Irresistible in its Irish charm, the quirky comedy series Moone Boy is guaranteed to bring a grin. Martin Moone may not be the brightest of twelve-year-olds, but he knows that life is more manageable with an imaginary grown-up buddy by his side to offer questionable advice. How else to contend with three older sisters, distracted parents, school bullies, and the general business of growing up? Set in a small town in Ireland in 1989, this winner of the International Emmy Award for Best Comedy is newly available on DVD. Co-creator Chris O’Dowd stars in one of the most cheerful, unique, and entirely lovable series on offer. You’ll find a friend in him.
Check It Out Category: Humor
A farcical comedy-of-errors with rhythms of a crackling stage play, Oscar is the screwball story of “Snaps” Provolone, a top-tier gangster who promises to go straight. Supporting cast Tim Curry, Chazz Palminteri, and Peter Riegert tickle with humor that bounces between droll dialogue and broad slapstick. Ridiculous fun.
Being stranded on a desert island would be just fine with Genevieve Terrence, as long as her sexy boss, Nick Brogan, is marooned along with her. If only life played out according to fantasy! When her plane actually does go down over the Pacific, her fellow castaway is not the man of her dreams but geeky computer programmer Jack Farley. To be fair, Jack did save their lives, and Gen begins to see him in a new light. Who knew that a pocket protector could hide such a sexy body, especially one with a chivalrous heart?
Nerd in Shining Armor by Vicki Lewis Thompson is a snappy romantic comedy that doesn’t skimp on the steam. Try this first book or one of the others in the series the next time you want to feel the temperature rise.
In what has been celebrated as a real-life romantic comedy, a young actor rebounds from a break-up by deciding to let his Indian parents find him a prospective mate. Better yet, he invites his documentarian sister to film the entire process! Festival favorite Meet the Patels follows Ravi over the course of a year through “bio-date” matchmaking, wedding season, online connections, and even the Patel Matrimonial Convention.
Charming, funny, and informative, this true narrative illuminates pressures of a first-generation Indian-American family. Like Aziz Ansari’s Modern Romance, personal experiences are blended with societal observations, and the result is both thought-provoking and thoroughly entertaining.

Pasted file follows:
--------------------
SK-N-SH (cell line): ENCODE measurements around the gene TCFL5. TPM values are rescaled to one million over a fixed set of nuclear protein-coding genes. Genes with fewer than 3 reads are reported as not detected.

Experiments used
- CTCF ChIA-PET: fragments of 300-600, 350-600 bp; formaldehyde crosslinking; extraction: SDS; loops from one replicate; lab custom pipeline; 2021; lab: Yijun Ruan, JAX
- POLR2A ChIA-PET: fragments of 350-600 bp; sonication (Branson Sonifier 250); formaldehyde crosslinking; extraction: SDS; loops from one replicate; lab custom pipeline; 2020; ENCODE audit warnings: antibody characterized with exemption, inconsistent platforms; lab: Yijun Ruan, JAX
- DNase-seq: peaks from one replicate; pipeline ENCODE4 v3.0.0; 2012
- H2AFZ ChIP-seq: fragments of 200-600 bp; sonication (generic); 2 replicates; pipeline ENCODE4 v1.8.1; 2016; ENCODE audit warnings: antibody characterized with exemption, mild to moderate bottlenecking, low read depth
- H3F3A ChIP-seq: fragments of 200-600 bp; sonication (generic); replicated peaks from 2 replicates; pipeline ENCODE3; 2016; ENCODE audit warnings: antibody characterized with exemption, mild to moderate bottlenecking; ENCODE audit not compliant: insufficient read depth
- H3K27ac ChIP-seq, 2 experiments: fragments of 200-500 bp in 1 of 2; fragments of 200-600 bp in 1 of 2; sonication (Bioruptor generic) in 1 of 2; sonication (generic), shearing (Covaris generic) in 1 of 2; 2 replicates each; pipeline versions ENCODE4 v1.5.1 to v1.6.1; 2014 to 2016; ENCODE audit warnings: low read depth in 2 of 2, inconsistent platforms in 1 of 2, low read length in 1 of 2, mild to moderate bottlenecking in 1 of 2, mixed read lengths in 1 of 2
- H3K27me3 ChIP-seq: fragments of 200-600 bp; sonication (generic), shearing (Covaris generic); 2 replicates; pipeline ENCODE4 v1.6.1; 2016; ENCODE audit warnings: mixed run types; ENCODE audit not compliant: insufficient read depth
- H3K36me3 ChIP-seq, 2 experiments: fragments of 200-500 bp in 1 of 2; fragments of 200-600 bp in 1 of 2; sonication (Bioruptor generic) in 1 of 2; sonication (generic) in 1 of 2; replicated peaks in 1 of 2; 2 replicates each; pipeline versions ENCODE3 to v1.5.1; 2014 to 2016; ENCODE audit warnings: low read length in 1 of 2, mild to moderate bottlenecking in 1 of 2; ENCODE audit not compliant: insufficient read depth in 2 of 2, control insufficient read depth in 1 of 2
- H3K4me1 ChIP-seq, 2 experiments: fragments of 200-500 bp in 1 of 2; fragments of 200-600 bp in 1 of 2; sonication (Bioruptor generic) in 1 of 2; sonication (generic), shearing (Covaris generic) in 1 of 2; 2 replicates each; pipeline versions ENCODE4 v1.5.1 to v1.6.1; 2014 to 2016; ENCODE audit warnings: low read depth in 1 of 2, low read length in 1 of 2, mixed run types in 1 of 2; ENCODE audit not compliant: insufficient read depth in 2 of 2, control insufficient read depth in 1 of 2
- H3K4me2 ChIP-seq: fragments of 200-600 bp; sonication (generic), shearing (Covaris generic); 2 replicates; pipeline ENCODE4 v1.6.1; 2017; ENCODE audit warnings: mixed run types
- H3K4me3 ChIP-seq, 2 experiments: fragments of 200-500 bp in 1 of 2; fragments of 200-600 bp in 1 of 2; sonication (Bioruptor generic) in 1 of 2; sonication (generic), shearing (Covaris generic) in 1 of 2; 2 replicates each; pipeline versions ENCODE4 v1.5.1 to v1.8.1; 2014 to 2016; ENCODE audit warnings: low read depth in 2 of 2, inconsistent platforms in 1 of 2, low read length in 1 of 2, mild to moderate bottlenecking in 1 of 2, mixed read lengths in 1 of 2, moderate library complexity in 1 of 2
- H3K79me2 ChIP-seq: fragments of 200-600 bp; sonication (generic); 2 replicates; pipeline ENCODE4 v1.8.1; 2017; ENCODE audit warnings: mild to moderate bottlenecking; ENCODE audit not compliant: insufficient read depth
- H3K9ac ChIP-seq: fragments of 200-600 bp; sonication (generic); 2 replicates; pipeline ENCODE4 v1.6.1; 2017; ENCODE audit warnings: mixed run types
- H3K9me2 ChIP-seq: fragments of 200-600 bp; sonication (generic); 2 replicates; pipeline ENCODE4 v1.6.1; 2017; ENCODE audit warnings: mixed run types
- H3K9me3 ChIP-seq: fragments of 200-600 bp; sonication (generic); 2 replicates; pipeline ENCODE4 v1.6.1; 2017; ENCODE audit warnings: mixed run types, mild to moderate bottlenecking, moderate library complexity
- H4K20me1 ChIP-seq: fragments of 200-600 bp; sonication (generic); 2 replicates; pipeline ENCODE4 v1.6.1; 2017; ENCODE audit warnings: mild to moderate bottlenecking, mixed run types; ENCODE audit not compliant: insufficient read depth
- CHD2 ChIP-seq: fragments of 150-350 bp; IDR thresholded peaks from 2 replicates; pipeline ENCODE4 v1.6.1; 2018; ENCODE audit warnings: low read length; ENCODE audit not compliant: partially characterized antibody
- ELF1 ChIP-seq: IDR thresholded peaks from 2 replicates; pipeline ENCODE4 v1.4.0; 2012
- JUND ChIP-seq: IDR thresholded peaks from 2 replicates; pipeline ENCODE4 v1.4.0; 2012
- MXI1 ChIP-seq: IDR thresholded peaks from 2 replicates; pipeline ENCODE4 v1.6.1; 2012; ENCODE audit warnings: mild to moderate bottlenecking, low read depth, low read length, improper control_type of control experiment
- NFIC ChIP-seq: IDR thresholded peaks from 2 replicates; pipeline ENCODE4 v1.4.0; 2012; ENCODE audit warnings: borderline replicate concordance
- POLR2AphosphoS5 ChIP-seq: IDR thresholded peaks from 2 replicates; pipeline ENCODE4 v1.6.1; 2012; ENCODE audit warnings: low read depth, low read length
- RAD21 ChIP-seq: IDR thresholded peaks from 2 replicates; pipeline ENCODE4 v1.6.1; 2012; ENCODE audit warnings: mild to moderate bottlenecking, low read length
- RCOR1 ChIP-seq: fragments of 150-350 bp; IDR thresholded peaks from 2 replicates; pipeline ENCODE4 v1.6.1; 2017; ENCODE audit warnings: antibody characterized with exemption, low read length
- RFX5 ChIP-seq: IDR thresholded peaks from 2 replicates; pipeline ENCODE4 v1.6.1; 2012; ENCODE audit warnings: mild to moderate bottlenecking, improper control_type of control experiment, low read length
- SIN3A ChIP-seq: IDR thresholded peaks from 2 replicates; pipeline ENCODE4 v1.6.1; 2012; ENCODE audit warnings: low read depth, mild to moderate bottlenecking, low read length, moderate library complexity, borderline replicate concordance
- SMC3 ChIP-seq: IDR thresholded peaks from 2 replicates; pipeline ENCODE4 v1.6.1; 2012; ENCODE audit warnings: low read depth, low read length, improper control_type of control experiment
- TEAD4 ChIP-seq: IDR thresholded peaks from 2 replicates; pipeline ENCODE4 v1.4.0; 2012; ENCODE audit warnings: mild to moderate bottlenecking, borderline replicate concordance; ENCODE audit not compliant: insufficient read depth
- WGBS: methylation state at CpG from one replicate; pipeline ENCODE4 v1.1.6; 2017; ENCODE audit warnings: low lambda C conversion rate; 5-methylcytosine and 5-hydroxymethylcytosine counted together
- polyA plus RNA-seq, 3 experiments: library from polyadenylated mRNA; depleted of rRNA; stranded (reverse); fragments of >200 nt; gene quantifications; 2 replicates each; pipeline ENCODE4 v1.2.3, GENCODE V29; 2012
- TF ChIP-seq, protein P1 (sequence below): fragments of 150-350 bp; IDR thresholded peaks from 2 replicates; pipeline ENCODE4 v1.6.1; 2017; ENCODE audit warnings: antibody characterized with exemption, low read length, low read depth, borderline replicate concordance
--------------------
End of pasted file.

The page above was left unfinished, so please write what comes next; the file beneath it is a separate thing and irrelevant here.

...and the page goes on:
“You know that girl in Eat, Pray, Love? She goes through a break up, goes on the existential journey to India to get over depression, find out what she really wanted in life? I was that girl. Except, my family was with me the entire time.” — Ravi
For more stories of love and marriage-minded families, try…
With an official tagline “Love is here to stay…so is her family”, this top-grossing romantic comedy is all about the tension between cultural expectation and the life a thirty-year-old woman wants to create for herself. A riotous extended family is eager to tell her what she needs, and going out with a non-Greek named Ian isn’t exactly what they have in mind.
In Regency England, poor Mrs. Bennet has five daughters who need husbands to ensure their futures. Her methods may seem extreme (she sends her eldest out in the rain so she’ll need to stay at a prospective gentleman’s home), but her instincts aren’t completely wrong when it comes to eligible men.
In a slight twist, our lovable heroine has no family, and in this case it is the hero’s relatives who are pushy in the best and most delightful way. Spoiler: it works! At one point, Lucy even confesses that it is the family that first wins her heart.
“And who does Mama teach to mend and tend and fix, preparing her to marry whomever Papa picks? The daughters!” Another family of five young women who need future providers enlists the services of a matchmaker and confronts conflicting ideas about what makes an ideal husband. At its core, the story is one of generational differences, big social changes, and whether there is room for love in making practical life choices.
Though we already mentioned Austen’s classic of five sisters who are pressured to find husbands, this Bollywood-style take is worth its own mention. As a bonus, the spin of modern-day young adults in India and the emphasis on compatibility of culture echo themes in Meet the Patels — yet with even more vibrant colors, rich culture, and romantic comedy tropes.
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Cats don’t live nine lives. They survive eight deaths. If that doesn’t sound at least a little bit ominous, then be warned that you may not be paying close enough attention. Cat Out of Hell by Lynne Truss is a wickedly funny little gem of mock-horror that is nothing like the traditional cozy cat mystery.
Grieving from the sudden loss of his wife, Alec is reluctantly drawn into a bizarre manuscript which includes interview transcripts between the author and a talking cat named Roger. The unfolding tale of feline evildoings is at first difficult to take seriously, but local events seem to support the insinuations of dark forces. Told via letters, transcripts, and e-mails, this story of sinister cats, obsessed librarians, and clever wordplay is a fast, fun read.